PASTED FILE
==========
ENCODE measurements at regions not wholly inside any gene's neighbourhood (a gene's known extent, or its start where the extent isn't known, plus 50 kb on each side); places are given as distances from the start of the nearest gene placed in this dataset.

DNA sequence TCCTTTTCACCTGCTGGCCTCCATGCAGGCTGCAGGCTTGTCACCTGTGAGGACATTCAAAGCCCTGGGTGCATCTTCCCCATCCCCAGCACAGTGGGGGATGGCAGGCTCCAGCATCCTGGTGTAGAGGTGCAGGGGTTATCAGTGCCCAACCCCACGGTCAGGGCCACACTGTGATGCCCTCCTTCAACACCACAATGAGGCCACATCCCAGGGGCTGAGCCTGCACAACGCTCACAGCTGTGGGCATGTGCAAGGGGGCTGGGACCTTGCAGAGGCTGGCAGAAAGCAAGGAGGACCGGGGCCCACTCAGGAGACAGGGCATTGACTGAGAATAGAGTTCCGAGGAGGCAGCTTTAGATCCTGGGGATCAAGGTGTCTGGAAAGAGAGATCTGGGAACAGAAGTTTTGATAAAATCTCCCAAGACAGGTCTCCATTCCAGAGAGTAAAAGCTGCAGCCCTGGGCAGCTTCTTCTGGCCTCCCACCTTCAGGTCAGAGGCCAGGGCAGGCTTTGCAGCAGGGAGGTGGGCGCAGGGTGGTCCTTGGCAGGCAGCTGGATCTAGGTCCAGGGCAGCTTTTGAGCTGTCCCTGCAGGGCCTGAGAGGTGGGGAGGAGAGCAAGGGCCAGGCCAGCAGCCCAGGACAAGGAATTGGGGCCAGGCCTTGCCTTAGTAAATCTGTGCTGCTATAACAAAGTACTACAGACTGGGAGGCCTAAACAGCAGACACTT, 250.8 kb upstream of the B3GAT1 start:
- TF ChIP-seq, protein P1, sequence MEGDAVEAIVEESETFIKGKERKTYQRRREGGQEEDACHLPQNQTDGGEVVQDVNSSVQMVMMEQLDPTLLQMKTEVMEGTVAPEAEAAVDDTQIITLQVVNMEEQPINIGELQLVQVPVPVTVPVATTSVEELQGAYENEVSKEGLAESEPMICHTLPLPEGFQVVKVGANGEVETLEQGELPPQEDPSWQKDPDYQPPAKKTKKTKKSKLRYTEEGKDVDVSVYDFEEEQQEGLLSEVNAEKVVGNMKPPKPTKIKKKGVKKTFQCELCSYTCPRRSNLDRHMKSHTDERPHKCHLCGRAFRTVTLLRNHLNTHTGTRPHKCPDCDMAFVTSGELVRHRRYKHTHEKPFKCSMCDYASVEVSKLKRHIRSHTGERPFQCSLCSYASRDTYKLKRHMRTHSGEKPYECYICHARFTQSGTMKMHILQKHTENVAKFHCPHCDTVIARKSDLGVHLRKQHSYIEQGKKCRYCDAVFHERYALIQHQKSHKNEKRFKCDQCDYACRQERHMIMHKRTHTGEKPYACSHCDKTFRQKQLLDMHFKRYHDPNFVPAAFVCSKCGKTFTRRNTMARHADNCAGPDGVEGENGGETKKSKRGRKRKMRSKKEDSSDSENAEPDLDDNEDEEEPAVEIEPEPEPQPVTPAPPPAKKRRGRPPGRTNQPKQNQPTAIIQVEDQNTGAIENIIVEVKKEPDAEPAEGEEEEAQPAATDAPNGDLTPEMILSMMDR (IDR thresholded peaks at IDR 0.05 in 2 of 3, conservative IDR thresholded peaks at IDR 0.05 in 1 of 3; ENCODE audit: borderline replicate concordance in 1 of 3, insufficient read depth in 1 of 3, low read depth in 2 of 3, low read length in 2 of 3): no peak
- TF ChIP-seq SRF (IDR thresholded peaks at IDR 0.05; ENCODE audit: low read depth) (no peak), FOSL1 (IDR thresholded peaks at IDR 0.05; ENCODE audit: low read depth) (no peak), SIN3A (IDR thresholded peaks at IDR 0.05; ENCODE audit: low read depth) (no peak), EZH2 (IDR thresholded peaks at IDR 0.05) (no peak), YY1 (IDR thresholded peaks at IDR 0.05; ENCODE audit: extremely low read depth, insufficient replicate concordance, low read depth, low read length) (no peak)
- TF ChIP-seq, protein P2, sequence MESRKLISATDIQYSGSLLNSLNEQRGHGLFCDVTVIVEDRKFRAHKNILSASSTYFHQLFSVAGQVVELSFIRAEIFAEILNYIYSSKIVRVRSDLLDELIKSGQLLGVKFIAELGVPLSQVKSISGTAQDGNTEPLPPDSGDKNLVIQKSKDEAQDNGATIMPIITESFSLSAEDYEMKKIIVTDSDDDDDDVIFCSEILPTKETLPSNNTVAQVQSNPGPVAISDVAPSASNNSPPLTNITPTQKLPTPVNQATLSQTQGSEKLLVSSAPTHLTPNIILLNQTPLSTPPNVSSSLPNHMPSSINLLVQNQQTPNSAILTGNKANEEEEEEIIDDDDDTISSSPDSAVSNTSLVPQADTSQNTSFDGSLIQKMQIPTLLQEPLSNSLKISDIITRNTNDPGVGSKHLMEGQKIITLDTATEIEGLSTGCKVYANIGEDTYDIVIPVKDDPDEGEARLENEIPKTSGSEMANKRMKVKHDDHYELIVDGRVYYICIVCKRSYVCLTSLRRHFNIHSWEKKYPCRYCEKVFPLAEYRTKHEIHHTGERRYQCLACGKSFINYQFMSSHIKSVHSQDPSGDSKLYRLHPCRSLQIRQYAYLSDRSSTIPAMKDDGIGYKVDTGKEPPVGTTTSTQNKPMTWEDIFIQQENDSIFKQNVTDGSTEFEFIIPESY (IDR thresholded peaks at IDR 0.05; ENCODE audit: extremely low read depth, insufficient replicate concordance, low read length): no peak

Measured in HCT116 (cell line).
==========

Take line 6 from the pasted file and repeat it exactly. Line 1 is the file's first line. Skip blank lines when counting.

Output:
Measured in HCT116 (cell line).